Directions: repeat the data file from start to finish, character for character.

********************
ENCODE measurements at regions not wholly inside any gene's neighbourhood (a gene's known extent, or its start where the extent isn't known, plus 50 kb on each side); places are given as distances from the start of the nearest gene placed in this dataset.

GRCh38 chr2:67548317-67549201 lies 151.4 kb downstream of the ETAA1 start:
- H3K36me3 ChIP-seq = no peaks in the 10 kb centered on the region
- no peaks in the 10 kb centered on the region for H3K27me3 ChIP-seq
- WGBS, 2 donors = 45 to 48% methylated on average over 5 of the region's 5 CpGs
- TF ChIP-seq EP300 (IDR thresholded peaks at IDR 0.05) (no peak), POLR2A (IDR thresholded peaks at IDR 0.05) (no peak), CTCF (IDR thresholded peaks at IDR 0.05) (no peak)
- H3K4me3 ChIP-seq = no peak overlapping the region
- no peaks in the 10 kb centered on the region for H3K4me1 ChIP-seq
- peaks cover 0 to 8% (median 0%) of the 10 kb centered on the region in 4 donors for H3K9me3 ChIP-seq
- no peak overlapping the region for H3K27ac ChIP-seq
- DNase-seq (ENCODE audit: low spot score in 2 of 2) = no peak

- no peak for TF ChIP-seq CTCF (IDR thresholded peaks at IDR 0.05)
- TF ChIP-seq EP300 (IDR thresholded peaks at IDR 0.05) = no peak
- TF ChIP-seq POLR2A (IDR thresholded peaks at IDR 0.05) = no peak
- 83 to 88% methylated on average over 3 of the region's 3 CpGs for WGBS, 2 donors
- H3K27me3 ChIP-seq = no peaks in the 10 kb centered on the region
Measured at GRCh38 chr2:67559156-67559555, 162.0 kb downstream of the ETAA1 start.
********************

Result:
ENCODE measurements at regions not wholly inside any gene's neighbourhood (a gene's known extent, or its start where the extent isn't known, plus 50 kb on each side); places are given as distances from the start of the nearest gene placed in this dataset.

GRCh38 chr2:67548317-67549201 lies 151.4 kb downstream of the ETAA1 start:
- H3K36me3 ChIP-seq = no peaks in the 10 kb centered on the region
- no peaks in the 10 kb centered on the region for H3K27me3 ChIP-seq
- WGBS, 2 donors = 45 to 48% methylated on average over 5 of the region's 5 CpGs
- TF ChIP-seq EP300 (IDR thresholded peaks at IDR 0.05) (no peak), POLR2A (IDR thresholded peaks at IDR 0.05) (no peak), CTCF (IDR thresholded peaks at IDR 0.05) (no peak)
- H3K4me3 ChIP-seq = no peak overlapping the region
- no peaks in the 10 kb centered on the region for H3K4me1 ChIP-seq
- peaks cover 0 to 8% (median 0%) of the 10 kb centered on the region in 4 donors for H3K9me3 ChIP-seq
- no peak overlapping the region for H3K27ac ChIP-seq
- DNase-seq (ENCODE audit: low spot score in 2 of 2) = no peak

- no peak for TF ChIP-seq CTCF (IDR thresholded peaks at IDR 0.05)
- TF ChIP-seq EP300 (IDR thresholded peaks at IDR 0.05) = no peak
- TF ChIP-seq POLR2A (IDR thresholded peaks at IDR 0.05) = no peak
- 83 to 88% methylated on average over 3 of the region's 3 CpGs for WGBS, 2 donors
- H3K27me3 ChIP-seq = no peaks in the 10 kb centered on the region
Measured at GRCh38 chr2:67559156-67559555, 162.0 kb downstream of the ETAA1 start.